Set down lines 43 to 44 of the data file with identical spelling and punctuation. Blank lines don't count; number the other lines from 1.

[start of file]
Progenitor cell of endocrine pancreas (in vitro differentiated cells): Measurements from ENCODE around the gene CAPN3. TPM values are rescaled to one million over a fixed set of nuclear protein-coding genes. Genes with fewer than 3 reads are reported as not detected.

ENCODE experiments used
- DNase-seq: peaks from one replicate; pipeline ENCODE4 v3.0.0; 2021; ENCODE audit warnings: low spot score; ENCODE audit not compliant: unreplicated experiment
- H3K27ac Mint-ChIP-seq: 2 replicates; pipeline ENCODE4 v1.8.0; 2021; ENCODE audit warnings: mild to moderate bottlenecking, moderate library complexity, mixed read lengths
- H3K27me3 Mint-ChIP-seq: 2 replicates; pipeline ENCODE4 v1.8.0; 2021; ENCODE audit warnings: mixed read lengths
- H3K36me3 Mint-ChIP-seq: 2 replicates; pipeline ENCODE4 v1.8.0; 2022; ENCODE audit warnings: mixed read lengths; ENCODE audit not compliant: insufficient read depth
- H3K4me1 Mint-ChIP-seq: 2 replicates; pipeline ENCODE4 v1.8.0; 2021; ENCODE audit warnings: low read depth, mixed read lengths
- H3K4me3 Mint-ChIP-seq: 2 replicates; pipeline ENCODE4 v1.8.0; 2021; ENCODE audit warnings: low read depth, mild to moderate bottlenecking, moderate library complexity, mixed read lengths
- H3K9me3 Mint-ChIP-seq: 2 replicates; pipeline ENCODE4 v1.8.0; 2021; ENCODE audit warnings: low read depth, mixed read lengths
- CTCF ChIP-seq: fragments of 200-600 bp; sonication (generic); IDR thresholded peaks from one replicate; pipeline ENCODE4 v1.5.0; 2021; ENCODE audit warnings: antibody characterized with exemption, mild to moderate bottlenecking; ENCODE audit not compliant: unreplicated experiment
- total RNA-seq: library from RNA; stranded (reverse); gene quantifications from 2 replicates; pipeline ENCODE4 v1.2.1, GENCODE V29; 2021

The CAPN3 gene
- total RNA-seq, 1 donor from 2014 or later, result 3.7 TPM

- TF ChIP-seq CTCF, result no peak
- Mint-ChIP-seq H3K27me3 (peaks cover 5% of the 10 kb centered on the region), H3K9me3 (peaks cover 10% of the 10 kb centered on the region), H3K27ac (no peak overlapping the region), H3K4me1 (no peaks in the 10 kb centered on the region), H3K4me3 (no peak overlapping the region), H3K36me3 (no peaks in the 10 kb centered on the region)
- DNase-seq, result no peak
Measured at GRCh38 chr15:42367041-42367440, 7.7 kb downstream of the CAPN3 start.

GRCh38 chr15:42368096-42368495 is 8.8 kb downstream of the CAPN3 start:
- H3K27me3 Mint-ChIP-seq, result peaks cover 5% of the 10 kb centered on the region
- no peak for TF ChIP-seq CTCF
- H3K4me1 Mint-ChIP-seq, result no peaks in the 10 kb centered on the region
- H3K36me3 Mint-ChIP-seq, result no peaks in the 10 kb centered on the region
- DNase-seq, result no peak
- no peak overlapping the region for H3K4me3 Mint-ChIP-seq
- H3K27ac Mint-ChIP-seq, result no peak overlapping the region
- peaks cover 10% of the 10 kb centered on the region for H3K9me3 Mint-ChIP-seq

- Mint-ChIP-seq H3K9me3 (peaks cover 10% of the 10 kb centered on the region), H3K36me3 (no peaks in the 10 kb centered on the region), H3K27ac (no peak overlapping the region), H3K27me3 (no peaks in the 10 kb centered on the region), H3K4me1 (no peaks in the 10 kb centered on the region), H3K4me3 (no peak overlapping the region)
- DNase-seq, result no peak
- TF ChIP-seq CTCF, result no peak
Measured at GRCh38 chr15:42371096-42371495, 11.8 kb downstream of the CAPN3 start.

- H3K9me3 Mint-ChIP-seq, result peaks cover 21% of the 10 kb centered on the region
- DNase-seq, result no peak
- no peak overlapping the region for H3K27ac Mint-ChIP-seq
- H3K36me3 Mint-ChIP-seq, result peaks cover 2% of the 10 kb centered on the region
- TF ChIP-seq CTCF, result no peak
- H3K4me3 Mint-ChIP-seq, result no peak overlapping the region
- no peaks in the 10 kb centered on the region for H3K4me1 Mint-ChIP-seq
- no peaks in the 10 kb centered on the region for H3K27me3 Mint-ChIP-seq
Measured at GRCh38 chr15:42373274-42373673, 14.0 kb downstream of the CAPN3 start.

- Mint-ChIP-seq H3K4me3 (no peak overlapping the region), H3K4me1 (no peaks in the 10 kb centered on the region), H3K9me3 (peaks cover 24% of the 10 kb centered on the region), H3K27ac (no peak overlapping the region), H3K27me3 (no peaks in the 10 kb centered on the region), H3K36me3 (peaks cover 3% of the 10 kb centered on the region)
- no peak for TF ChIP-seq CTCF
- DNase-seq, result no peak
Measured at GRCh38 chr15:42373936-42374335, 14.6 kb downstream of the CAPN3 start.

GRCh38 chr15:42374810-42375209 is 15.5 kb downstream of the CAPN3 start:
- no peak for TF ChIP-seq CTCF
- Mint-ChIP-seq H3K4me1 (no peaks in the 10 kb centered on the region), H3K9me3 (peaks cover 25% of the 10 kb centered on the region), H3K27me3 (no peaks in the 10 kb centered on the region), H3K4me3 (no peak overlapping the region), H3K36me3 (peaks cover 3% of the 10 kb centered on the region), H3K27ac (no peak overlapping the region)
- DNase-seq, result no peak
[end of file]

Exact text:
Measured at GRCh38 chr15:42373936-42374335, 14.6 kb downstream of the CAPN3 start.

GRCh38 chr15:42374810-42375209 is 15.5 kb downstream of the CAPN3 start: